The last of the four interview videos. I've uploaded this one at higher resolution ("broadband" instead of "ISDN"). I may go back and do the same for the second and third (the first is at about the same resolution as this one).
Q: You dedicated your book to your late father, who taught you to be an honest man, you say. Are you the Innocent Man?
A: I wish I was, in a way. I'm not. My blog - or one of my blogs - is called the Innocent Man, but it's an aspiration rather than an attainment. And I think that you can become, if not innocent, at least simple-hearted, and that in a way that's the goal of a lot of spiritual practice, a lot of spiritual teaching, that you once again gain the straightforwardness that Bass is displaying. So I would like to be.
Q: Going on to what is happening outside of your story - like the Narnia series and Tolkien's trilogy, is this story a spiritual metaphor wrapped in Renaissance narrative?
A: It's... like Narnia and like Tolkien, it's not intended as an allegory. It has aspects of metaphor, as I've already talked about with the masks being a metaphor for the way that we portray ourselves as people that we're not, or as people that we are. I think it's kind of its own thing, it is what it is, but inevitably that reflects on questions like identity and intent and how we present ourselves to other people.
Q: So if, boiling it down further, if your book were to be studied by 7th-form English classes in the future, what would students study as themes?
A: Definitely identity, the masks are all about identity. And roles, roles that people play.
Q: And when it came to answering in their school exams "What was the author trying to say in writing this novel", what would a good answer be?
A: Ooh. They say if you want to send a message, call Western Union, but I suppose what I was saying is... a lot of it's encapsulated in Tamas's sermon, actually, that very hypocritical sermon which he preaches about being who you appear to be while he's being somebody else. Yes, it's saying we all have the ability to be authentic and we should strive towards that. And that when you're at your most authentic that is when you're at your best, in a way.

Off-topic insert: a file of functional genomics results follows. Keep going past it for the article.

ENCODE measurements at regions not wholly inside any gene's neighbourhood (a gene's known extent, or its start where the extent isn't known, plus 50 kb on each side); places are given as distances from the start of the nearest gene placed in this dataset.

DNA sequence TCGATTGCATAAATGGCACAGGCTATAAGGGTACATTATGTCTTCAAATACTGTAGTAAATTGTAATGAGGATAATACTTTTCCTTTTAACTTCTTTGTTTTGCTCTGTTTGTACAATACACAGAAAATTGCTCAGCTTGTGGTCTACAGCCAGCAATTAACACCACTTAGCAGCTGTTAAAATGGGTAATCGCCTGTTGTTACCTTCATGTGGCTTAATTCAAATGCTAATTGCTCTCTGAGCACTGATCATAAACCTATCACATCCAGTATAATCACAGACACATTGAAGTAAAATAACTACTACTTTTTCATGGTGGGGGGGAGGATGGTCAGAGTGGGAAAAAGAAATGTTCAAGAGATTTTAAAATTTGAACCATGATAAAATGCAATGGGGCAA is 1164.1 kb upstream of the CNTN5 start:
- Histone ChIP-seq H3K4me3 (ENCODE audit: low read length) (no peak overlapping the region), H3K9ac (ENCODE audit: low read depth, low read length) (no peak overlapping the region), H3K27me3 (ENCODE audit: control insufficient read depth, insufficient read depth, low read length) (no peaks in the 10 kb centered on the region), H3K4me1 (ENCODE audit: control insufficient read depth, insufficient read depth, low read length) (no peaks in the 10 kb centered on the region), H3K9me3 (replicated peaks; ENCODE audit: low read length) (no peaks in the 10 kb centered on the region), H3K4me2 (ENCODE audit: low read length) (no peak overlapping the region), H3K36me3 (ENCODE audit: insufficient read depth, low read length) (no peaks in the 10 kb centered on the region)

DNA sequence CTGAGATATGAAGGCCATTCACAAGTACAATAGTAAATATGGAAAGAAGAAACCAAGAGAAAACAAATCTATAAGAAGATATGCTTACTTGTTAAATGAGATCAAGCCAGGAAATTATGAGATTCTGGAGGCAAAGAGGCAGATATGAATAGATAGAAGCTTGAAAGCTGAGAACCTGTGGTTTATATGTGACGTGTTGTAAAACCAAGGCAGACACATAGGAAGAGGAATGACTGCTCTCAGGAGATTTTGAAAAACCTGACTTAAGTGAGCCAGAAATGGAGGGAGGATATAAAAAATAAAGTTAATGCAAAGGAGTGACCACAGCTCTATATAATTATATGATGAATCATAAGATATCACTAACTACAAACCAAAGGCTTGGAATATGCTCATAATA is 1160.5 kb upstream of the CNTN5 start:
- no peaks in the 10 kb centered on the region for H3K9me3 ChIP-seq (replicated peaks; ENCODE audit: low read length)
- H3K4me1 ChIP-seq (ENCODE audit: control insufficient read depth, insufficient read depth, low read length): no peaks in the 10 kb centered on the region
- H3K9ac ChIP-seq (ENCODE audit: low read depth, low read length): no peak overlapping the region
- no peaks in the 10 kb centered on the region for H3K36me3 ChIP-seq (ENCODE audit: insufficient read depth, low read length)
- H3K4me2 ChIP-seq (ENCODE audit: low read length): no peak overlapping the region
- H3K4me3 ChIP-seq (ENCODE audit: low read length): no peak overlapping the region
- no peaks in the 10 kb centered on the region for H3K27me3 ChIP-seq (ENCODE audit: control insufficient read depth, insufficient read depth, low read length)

Q: Linguistically, you do some language tricks in there. Where would you say you learned to work with language like that?
A: Well, my degree is in English. I studied a lot of 16th and 17th-century literature, also Middle English and Old English, but most of what I studied was language. So that kind of gave me a feel for language and a feel for manipulating it. And the language of City of Masks isn't actually late-medieval or early-Renaissance English, though it gives the flavour of being. It's closer to 18th-century really, for more accessibility as much as any other reason, and because it's easier to write. But I was setting out for a tone of antiquity and formality - there's a lot of formality in the City of Masks.
Q: There are no contractions, are there?
A: No. Actually, I did find one when I was podcasting it, when I was reading it aloud. I found one "don't", I think.
Q: Who says it?
A: Bass. But that was a mistake on my part.
Q: It was a slip.
A: It was a slip, yes. And I tried also to give each of the characters a distinctive voice. That came out much more when I was doing the podcast, obviously, when I could speak in a different voice. But Corius is the only one who says "yea" and "nay", for example. Everyone else says "yes" and "no". And that sets Corius off as being, despite his education, a member of a different social class, with perhaps a little bit of a dialect.
Q: And what of Corius? Is he the only male self-possessed enough in the story to deny the Countess's advances, and does this explain his mysterious disappearance?
A: Well, sometimes you just have to not explain things, and I deliberately didn't explain why Corius got into the trouble that he got into, because the story stands without knowing that. It tells us about the Countess, is its function, rather than necessarily needing to be a mystery that we have the answer to.
Q: We can only imagine what it was like. Well, any final comments?
A: Well, I have to say it's been tremendous fun writing the book and also semi-dramatizing it, reading it aloud, doing the various voices. I really regretted when I was doing it that I hadn't given the Countess more lines, because her voice is wonderful to do.
Q: Can you give us a demo?
A: "I am hinting to you, Bass." She has that rich, honeyed voice that is full of threat and possibilities.
Q: Which he instantly picks up on when she comes by his ear at the beginning. There's definitely - that scene has weight, that she's someone to look out for.
A: Yes, the Countess stands out in any company. She's always at the centre. She's the spider at the centre of the web. And one of the people who read it said, "I wanted to hear more about the Countess, I wanted to see more of her."
Q: You have to get out the psychology books, don't you, to understand her, given her family happenings.
A: Yes, she's definitely a bit of a mess.
Q: A psychotherapist's dream. Especially with the havoc she wreaked.
A: Yes. But Bass was tremendously fun as well to do, the ponderousness and the... I'm sure a lot of my listeners think I'm much larger than I am, and will be surprised if they watch these videos to see that I'm actually quite slightly built.
Q: And very tall.